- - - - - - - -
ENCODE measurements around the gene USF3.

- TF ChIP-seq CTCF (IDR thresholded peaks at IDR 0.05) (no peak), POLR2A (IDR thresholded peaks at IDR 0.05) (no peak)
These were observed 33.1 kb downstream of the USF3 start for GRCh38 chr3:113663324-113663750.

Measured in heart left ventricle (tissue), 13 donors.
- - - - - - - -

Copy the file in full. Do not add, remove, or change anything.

ENCODE measurements around the gene USF3.

- TF ChIP-seq CTCF (IDR thresholded peaks at IDR 0.05) (no peak), POLR2A (IDR thresholded peaks at IDR 0.05) (no peak)
These were observed 33.1 kb downstream of the USF3 start for GRCh38 chr3:113663324-113663750.

Measured in heart left ventricle (tissue), 13 donors.